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Playing your cards right: an introduction to free-to-play Tekken

James Batchelor
Playing your cards right: an introduction to free-to-play Tekken

Every major games publisher has invested into the ever-growing free-to-play market, and today Namco Bandai announced its biggest F2P venture to date.

Tekken Card Tournament is a smartphone, tablet and PC title that brings card-based battling together with the series’ trademark martial arts duels. It is due for release in the coming weeks, with physical add-on trading cards arriving later this year.

The game is simple, but tactical. Players randomly draw attack cards from their deck, each worth a certain number of hit points, then unleash this combo on their opponent. The first player to whittle down their foe’s HP to zero wins.

Gamers will be able to purchase packs of physical trading cards, which will give them a better chance of finding stronger and rare attacks or new characters. It is a great opportunity for physical retailers to participate in a free-to-play title’s sales without relying on the usual prepaid currency cards.

Of course, they can still play Tekken Card Tournament for free, defeating computer-controlled or human opponents to level up and unlock new attacks and characters.

“Tekken Card Tournament is focused on the free-to-play market across many different age groups and fan bases,” Namco Bandai’s PR and marketing director Lee Kirton told MCV. “It will obviously have some pay functions but you can play the whole game for free without parting with any money.

“The fact the game links to actual physical cards that make a difference to what you can play in-game gives the game a huge collectable functionality.

“Our focus is on the tablet, smartphone and web browser formats at present. Players can take both the game and their physical cards out on the street to show each other and battle in-game. At Namco Bandai, we have a wealth of experience in both these areas so we can pull together to make this a stand -out release.”

It’s an interesting move from the Japanese publisher and follows hot on the heels of other products that attempt to bridge the gap between digital games and physical retail.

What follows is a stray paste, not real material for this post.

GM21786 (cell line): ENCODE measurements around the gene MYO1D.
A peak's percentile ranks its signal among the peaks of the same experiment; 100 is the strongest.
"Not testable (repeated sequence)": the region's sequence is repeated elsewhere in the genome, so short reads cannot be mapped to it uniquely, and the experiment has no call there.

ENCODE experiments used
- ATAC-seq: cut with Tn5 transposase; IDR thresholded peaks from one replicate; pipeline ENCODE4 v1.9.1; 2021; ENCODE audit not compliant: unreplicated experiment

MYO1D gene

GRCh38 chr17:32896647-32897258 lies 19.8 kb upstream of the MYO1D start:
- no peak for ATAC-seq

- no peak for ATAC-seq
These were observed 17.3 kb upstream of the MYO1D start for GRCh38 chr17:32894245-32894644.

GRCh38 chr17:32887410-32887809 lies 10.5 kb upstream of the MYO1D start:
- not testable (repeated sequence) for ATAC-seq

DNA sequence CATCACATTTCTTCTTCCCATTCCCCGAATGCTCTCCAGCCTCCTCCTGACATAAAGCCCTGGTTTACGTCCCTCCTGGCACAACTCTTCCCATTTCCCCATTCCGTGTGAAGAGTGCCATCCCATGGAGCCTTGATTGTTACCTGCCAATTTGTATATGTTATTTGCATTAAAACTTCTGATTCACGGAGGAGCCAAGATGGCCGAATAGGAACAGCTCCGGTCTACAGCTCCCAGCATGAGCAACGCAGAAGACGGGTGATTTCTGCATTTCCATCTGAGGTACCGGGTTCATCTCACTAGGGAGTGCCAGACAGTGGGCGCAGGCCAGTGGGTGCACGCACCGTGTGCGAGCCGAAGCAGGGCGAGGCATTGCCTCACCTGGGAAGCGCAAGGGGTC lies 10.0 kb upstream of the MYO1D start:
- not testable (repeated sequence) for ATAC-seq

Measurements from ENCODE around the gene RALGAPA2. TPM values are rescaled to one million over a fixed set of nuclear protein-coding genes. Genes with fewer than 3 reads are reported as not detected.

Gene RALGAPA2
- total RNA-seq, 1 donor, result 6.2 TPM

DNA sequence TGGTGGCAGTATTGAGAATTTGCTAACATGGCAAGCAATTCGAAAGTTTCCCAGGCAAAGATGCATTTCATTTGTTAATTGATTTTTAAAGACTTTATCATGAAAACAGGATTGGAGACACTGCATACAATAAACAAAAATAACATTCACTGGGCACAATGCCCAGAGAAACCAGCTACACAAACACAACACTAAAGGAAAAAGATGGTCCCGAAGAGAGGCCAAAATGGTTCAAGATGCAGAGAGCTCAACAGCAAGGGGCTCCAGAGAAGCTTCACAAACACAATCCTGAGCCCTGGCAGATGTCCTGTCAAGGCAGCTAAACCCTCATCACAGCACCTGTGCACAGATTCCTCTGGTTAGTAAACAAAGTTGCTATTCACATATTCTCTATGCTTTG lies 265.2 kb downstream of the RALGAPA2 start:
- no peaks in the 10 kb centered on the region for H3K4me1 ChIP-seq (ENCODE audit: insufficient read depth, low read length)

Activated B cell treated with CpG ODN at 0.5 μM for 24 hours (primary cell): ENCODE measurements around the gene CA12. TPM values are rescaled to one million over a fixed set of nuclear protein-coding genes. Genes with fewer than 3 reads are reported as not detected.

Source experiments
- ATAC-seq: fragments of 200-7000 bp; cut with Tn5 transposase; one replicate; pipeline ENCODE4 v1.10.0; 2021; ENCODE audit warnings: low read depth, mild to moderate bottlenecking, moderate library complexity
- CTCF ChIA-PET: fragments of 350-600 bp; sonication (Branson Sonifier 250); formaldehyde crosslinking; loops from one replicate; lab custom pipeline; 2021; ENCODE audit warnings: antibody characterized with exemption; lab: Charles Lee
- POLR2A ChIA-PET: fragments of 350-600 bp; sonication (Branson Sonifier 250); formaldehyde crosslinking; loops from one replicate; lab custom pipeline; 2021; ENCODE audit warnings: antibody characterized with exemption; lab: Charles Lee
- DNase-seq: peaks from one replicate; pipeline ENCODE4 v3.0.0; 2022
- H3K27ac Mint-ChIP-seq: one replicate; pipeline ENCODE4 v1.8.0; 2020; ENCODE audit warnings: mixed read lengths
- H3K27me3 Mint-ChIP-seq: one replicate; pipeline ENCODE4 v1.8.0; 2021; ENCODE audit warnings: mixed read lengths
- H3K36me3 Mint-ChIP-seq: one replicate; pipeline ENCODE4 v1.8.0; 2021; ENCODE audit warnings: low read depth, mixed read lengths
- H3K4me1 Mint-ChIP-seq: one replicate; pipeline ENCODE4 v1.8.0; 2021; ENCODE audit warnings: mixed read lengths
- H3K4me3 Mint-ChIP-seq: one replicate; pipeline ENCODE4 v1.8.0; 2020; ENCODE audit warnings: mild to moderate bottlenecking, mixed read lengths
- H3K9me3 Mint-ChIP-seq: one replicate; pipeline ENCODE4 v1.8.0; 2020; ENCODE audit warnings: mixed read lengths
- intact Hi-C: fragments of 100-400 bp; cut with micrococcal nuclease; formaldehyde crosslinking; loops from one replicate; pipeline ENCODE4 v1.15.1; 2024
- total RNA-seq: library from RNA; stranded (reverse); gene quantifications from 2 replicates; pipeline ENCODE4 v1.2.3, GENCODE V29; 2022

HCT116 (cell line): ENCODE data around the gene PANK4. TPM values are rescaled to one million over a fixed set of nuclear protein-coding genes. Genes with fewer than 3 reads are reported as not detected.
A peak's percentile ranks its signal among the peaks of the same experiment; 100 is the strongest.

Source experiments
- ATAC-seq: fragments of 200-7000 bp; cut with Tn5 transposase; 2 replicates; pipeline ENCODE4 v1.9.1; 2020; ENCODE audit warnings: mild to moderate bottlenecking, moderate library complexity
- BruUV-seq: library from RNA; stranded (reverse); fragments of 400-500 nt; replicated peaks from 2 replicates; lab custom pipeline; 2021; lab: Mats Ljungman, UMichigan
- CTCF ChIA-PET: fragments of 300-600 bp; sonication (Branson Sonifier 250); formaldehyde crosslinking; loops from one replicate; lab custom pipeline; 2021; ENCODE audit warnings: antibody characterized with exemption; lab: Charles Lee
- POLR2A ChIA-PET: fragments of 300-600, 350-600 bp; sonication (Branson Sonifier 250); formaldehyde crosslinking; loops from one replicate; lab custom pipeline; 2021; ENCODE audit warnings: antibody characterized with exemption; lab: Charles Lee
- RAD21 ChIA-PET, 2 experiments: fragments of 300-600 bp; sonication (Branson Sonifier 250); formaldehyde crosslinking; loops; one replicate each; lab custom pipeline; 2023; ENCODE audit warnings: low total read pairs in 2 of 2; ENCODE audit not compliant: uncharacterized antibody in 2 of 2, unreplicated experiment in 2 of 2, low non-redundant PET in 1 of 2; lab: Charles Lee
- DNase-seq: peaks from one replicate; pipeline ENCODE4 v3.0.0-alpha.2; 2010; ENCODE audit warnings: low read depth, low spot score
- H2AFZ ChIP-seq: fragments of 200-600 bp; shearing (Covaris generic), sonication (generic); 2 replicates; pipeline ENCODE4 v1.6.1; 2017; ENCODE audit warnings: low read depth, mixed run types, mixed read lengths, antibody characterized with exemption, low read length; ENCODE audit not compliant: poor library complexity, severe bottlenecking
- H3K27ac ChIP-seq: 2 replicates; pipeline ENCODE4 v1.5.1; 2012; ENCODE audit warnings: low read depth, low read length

Last week, it emerged that a quarter of all gaming accessories sold in the UK last year were Skylanders figures – over 6m toys sold. And Disney announced its own Skylanders-like initiative in the promising Disney Infinity.

Kirton commended these products: “Skylanders has proved an incredible success. I am very excited by the prospect of what Disney is working on with Infinity as well. They have a great catalogue of dream characters to experiment with and I think kids are going to go nuts for this.”

However, both Skylanders and Disney Infinity are ultimately expensive for parents and youngsters when you take into account figurine and game sales. Whereas the free-to-play model and comparatively cheaper trading cards – likely to be available for pocket money prices – could work in Tekken’s favour.

Kirton said: “Pricing is still being discussed and will be communicated externally. Obviously we will price competitively and be in-line to make it a worthy purchase and addition to the digital experience.”

In fact, Namco Bandai hopes the connection to the game will help Tekken Card Tournament’s booster packs stand out from an already packed sector. In addition to non-video games properties such as Magic: The Gathering and Yu-Gi-Oh, there are currently trading cards available for the likes of Pokémon, World of Warcraft and Moshi Monsters.

But Tekken’s interactive feature will hopefully turn heads: each card can be scanned into the tablet and smartphone versions of the game with a QR code, or added to the browser version by typing in the serial number. The codes can only be used once, so any duplicates players find can be traded with their friends.

The cards also work with the augmented reality section of the smartphone and tablet game, allowing players to take photos of their favourite Tekken characters in the real world.

“There is a decline in the trading card market, but with cross format play this can change,” added Kirton.

“Everyone’s looking for that something special that they can touch, see, feel in their hands physically no matter how digital the world becomes. This gives you that opportunity across all formats… You can challenge anywhere, any time on any device.”

You can read more about Tekken Card Tournament in MCV on February 1st.

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Tags: free-to-play , namco bandai , tekken , bandai , namco , trading card , tekken card tournament

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